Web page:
Geno Smith was the best QB move of 2022
10/26/22: Compared to every other trade or free agent signing, there isn't even another QB with a winning record
This week, both Matt Ryan and Jameis Winston were officially benched by their head coaches. Potentially both to-be-fired-and-this-is-my-last-resort-papa-roach head coaches.
What a situation for Pete Carroll to have avoided to keep himself off of the hot seat.
Practically every day of the offseason between trading Russell Wilson on March 8 and facing Russell Wilson on September 12 was spent discussing who the Seattle Seahawks should get to replace Wilson. For most, Geno Smith and Drew Lock were not acceptable answers.
Seaside Joe always found them acceptable. But only because Seaside Joe’s expectations were seaside low.
I was always very consistent with my take on the Seahawks quarterback situation, which is that Lock was the preferred option but that it didn’t really matter that much. Seattle’s first and only goal should be to not make any panic moves at quarterback. To not trade for Baker Mayfield, Matt Ryan, Deshaun Watson, or Jimmy Garoppolo. To not overpay Mitchell Trubisky, Marcus Mariota, or Jameis Winston.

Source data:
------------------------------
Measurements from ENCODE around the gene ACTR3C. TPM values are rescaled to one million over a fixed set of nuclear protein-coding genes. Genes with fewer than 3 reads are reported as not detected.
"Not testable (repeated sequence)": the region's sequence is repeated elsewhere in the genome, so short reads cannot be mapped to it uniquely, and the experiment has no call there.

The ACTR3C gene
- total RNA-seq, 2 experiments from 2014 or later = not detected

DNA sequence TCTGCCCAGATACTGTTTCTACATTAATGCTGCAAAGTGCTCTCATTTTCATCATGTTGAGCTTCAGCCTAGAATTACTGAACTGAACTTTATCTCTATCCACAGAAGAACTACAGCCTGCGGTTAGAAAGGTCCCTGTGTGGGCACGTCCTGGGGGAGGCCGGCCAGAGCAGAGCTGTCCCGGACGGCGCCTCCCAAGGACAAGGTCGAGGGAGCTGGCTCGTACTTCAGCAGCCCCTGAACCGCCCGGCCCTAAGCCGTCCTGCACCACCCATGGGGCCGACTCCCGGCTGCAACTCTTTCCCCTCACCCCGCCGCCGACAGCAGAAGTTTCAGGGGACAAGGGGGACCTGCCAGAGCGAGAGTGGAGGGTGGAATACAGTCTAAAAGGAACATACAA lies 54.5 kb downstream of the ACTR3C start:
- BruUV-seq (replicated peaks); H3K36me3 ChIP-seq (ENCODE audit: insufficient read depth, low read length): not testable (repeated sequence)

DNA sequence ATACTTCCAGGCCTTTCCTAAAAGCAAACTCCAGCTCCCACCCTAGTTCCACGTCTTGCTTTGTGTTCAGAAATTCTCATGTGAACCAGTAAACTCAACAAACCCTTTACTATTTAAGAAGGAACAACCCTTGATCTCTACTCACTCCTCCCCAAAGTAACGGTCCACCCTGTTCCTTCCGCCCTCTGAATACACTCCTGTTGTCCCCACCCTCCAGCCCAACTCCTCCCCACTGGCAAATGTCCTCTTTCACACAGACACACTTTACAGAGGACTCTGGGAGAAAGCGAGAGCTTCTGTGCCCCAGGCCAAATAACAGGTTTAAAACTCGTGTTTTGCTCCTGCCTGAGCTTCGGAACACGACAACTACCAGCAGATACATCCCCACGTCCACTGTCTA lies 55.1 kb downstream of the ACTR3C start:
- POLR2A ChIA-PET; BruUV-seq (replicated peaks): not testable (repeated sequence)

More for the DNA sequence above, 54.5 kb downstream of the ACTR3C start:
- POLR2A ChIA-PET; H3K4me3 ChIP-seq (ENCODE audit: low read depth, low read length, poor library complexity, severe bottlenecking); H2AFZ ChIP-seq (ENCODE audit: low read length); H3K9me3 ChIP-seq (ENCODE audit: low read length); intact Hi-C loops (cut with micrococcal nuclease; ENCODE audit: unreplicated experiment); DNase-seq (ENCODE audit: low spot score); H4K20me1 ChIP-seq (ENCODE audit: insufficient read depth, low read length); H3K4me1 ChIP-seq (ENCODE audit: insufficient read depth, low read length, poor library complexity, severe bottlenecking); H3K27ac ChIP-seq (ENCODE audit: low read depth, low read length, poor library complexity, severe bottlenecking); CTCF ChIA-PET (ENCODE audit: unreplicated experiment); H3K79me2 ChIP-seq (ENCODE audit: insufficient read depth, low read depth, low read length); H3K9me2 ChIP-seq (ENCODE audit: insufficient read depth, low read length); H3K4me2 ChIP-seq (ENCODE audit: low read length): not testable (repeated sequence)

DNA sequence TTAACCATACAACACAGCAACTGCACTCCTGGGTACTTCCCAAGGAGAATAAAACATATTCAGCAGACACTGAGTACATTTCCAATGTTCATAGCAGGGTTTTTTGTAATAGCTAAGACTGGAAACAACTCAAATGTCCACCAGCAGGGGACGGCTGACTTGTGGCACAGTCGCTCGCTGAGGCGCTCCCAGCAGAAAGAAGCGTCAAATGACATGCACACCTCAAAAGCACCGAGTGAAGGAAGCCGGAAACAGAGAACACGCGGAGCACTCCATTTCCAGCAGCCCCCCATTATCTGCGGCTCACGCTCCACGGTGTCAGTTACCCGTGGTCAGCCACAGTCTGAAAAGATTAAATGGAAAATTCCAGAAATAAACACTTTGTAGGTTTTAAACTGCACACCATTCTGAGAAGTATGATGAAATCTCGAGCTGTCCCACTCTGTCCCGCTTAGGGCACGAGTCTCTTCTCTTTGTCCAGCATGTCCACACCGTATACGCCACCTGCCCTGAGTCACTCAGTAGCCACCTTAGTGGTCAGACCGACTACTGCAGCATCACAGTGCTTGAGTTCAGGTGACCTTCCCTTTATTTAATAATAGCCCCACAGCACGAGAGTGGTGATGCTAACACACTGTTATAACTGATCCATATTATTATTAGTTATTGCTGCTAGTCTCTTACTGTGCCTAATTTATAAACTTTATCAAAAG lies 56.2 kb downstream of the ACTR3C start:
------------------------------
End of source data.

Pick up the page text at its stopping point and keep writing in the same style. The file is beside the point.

To not think that there were any solutions available to them this year.
Silly me, the solution was the player who could have been had by any team in the NFL for a fraction of the cost of Mayfield, Ryan, Trubisky, Winston, and anyone else of note.
In 2020, the best move at quarterback was Tampa Bay signing Tom Brady.
In 2021, the best move at quarterback was the Rams trade for Matthew Stafford.
Both of those seemed obvious right away. I didn’t feel that strongly about any move at quarterback in 2022, except for maybe Denver’s acquisition of Wilson. That certainly felt like the deal that would have the greatest impact, even if I also felt that the Broncos were much worse off right now than the Bucs in 2020 or the Rams in 2021. It wasn’t a Super Bowl move.
Now it doesn’t even look like an Adequate Bowl move.
Instead, the best move at quarterback was surprisingly, miraculously, and shockingly Seattle’s decision to sign Geno Smith to a one-year deal worth up to $3.5 million, making him the cheapest starter in the entire league. One who currently leads the NFL in completion percentage and is top-five or top-10 in a lot of other key categories.
Consider how much better that value is than these values: